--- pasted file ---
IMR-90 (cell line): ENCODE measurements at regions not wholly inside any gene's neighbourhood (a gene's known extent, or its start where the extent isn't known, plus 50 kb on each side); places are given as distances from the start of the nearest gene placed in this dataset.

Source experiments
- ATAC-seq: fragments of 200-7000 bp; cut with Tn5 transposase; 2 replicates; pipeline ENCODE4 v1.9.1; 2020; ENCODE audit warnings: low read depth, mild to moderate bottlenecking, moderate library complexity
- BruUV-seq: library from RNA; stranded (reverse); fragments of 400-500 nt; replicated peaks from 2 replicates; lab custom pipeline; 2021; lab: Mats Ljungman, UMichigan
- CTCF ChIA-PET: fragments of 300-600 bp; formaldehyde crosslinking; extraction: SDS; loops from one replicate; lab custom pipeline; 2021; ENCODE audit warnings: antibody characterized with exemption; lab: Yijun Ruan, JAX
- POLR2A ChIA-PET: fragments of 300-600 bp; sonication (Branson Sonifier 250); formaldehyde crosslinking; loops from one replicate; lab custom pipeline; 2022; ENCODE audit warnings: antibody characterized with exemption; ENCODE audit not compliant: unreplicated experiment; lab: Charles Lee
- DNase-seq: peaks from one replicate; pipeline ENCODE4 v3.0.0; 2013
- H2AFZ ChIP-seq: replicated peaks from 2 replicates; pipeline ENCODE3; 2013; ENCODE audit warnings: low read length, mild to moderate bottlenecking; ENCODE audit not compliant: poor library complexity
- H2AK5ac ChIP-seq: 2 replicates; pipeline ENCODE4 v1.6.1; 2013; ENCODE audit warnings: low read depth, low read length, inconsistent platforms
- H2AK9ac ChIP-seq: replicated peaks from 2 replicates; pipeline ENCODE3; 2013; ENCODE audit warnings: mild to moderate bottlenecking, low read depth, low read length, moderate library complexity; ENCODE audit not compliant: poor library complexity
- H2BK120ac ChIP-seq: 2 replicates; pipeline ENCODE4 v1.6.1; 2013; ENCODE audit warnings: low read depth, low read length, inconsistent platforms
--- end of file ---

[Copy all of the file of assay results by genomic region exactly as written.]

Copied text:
IMR-90 (cell line): ENCODE measurements at regions not wholly inside any gene's neighbourhood (a gene's known extent, or its start where the extent isn't known, plus 50 kb on each side); places are given as distances from the start of the nearest gene placed in this dataset.

Source experiments
- ATAC-seq: fragments of 200-7000 bp; cut with Tn5 transposase; 2 replicates; pipeline ENCODE4 v1.9.1; 2020; ENCODE audit warnings: low read depth, mild to moderate bottlenecking, moderate library complexity
- BruUV-seq: library from RNA; stranded (reverse); fragments of 400-500 nt; replicated peaks from 2 replicates; lab custom pipeline; 2021; lab: Mats Ljungman, UMichigan
- CTCF ChIA-PET: fragments of 300-600 bp; formaldehyde crosslinking; extraction: SDS; loops from one replicate; lab custom pipeline; 2021; ENCODE audit warnings: antibody characterized with exemption; lab: Yijun Ruan, JAX
- POLR2A ChIA-PET: fragments of 300-600 bp; sonication (Branson Sonifier 250); formaldehyde crosslinking; loops from one replicate; lab custom pipeline; 2022; ENCODE audit warnings: antibody characterized with exemption; ENCODE audit not compliant: unreplicated experiment; lab: Charles Lee
- DNase-seq: peaks from one replicate; pipeline ENCODE4 v3.0.0; 2013
- H2AFZ ChIP-seq: replicated peaks from 2 replicates; pipeline ENCODE3; 2013; ENCODE audit warnings: low read length, mild to moderate bottlenecking; ENCODE audit not compliant: poor library complexity
- H2AK5ac ChIP-seq: 2 replicates; pipeline ENCODE4 v1.6.1; 2013; ENCODE audit warnings: low read depth, low read length, inconsistent platforms
- H2AK9ac ChIP-seq: replicated peaks from 2 replicates; pipeline ENCODE3; 2013; ENCODE audit warnings: mild to moderate bottlenecking, low read depth, low read length, moderate library complexity; ENCODE audit not compliant: poor library complexity
- H2BK120ac ChIP-seq: 2 replicates; pipeline ENCODE4 v1.6.1; 2013; ENCODE audit warnings: low read depth, low read length, inconsistent platforms